You need to get a wireshark trace from one of the failing PCs. Torsten's description matches what I see in the traces. That makes it look like as the client is offered an address and tries to ARP it something responds.
It is indeed suspicious that it happens with the provider's router in place. With this information you perhaps need to ask them do they have any secondary addresses, or are they providing DHCP in any way.
An interesting test may be to shut down your DHCP server, and see is something can get an IP address.
By the way, restoring the DHCP server from the DHCP console will fix everything. I've discovered that if I stopped the dhcp service while tinkering with the router it prevents the bad_address issue. Like I said I returned the router so I can't do an analysis as to what the issue was, unless the new one does the same thing :(
Hi, I know that this is pretty old, but I'm wondering if you ever discovered the issue?
We recently received a "new" 1941/k9 but had problems with it because it took cisco/cisco for logging in, but were unable to get into CCP. Cisco wouldn't give us any support at all because they said the seller wasn't authorized.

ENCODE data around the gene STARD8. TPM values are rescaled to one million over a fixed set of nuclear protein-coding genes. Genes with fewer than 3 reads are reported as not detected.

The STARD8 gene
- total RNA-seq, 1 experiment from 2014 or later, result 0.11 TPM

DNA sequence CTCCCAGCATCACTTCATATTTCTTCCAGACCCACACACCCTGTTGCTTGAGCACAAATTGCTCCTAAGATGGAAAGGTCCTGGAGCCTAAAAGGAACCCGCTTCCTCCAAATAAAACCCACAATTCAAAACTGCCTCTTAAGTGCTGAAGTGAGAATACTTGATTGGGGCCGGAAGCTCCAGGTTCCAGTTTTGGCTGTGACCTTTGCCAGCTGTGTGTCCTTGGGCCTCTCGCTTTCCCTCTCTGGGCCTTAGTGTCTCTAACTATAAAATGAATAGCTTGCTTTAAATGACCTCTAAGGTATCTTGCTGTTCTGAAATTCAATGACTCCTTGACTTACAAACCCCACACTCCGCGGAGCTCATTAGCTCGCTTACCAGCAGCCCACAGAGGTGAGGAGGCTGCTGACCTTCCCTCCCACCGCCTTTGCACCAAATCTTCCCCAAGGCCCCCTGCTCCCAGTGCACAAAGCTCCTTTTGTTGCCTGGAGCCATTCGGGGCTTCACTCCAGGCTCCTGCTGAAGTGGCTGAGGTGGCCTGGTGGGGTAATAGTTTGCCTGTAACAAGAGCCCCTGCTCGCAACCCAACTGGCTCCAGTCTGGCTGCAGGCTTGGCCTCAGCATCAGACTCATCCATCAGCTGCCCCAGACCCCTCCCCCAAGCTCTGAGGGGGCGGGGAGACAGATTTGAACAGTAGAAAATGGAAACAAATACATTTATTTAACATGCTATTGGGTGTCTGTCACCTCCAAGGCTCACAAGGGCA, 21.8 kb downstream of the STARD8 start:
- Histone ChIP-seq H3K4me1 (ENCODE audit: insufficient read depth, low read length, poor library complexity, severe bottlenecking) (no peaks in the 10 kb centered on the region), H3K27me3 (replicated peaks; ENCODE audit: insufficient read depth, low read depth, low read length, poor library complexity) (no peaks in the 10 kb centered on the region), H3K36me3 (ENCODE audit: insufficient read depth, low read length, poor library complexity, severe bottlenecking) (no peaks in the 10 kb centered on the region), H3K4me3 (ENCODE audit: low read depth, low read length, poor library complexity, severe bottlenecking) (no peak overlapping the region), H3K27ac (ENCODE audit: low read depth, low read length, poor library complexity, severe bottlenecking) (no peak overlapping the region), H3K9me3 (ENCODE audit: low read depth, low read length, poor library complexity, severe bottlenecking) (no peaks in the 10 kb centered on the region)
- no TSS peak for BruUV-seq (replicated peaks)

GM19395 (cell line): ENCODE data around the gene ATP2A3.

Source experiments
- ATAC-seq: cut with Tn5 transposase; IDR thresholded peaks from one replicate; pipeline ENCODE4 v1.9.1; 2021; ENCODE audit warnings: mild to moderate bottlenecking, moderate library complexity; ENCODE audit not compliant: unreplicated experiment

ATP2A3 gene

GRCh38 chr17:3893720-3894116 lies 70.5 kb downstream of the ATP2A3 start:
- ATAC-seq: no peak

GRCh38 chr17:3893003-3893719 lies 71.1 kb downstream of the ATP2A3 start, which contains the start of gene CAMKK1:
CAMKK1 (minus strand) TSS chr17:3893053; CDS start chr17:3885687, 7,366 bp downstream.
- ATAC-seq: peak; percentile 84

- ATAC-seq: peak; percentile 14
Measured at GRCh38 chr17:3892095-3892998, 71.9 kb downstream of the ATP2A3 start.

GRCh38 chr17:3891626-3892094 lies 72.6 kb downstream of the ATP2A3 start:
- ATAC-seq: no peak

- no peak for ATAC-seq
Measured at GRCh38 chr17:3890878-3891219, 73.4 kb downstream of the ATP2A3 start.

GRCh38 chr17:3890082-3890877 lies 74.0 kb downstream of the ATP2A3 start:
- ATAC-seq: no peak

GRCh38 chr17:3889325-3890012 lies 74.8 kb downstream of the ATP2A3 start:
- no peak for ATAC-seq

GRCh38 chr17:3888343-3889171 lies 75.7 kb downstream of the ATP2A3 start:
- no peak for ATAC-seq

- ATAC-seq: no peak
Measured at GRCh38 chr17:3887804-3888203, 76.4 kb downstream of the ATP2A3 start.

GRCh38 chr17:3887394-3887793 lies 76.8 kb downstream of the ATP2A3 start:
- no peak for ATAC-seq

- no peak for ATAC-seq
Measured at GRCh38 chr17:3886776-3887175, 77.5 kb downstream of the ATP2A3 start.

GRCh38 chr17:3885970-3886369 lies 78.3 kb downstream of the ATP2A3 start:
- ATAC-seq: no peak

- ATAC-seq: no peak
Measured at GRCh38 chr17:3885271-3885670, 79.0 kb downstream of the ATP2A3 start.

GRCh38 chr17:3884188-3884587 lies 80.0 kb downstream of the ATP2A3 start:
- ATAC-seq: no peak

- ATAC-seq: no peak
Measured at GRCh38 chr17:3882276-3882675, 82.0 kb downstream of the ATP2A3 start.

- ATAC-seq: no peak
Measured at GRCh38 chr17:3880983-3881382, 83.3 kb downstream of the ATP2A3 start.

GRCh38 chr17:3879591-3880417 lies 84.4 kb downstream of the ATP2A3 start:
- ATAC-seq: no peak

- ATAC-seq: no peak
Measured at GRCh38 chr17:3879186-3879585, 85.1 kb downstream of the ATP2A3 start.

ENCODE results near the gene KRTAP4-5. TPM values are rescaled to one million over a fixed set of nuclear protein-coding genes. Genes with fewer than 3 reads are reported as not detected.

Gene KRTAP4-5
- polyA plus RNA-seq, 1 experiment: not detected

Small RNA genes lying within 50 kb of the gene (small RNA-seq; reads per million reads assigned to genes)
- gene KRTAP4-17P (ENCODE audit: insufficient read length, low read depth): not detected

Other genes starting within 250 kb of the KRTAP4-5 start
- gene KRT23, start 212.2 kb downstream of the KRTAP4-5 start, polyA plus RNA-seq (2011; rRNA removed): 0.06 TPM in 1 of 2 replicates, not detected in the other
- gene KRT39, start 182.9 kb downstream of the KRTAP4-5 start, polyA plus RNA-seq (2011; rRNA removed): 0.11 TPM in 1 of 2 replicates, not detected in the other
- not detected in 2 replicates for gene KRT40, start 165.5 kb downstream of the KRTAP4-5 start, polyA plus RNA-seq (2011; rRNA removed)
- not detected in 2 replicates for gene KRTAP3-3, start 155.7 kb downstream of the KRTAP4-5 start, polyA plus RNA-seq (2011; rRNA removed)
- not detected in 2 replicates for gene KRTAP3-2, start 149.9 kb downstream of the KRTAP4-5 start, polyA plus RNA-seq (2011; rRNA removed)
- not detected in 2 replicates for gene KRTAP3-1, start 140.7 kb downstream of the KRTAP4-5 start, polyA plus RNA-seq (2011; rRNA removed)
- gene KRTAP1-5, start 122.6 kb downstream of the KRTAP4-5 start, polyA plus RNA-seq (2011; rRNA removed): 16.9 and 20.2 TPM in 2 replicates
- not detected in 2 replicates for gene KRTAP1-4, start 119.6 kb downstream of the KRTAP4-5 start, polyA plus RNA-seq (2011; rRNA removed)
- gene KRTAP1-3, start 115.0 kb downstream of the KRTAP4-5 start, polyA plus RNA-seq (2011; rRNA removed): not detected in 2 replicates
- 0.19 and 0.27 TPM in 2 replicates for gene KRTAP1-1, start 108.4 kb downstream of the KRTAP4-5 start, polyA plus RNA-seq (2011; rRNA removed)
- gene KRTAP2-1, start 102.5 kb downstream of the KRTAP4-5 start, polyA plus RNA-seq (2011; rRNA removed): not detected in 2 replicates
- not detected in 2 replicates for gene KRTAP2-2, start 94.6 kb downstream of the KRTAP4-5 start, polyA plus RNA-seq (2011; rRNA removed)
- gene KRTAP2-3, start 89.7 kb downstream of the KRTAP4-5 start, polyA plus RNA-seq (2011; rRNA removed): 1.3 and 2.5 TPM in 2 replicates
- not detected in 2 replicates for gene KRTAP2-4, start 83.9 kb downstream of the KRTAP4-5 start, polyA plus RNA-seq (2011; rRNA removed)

While I was t/s that issue, the exact problem you referenced sprung up. It took me a while to figure out what was doing it, but it was absolutely the Cisco.
Basically the issue is that it is causing many if not all of the IP addresses to be detected as duplicates on the network. Not only was it screwing up my DHCP reservations (with the short mac addresses) and causing it to give BAD_ADDRESS, but it also would prevent us from assigning a static IP to a client. Any attempt to do so would result in the IP address being listed as "(Duplicate) instead of (Preferred) in ipconfig /all.
It was affecting Windows clients, server, and hardware devices... Pretty much everything.
I disabled the switch port it was connected to and had to restore my dhcp database (as it had permanently ruined my reservations) and everything returned to normal.
This was a bit terrifying because I could have probably plugged this beast into anybodies network and brought it down...
We had to return the router because of the support issue, but I would like to find the cause of this issue in case it ever happens again, as it would be a real bear to track down had I not known that the Cisco was "new".
I gave up. The router has a few Ports, so everything that needed access to the WAN got it directly. A complete autarkic network.
I cold give it a new try. My DHCP is now 2012 R2 and I have a new Alcatel OmniSwitch 6900 as core.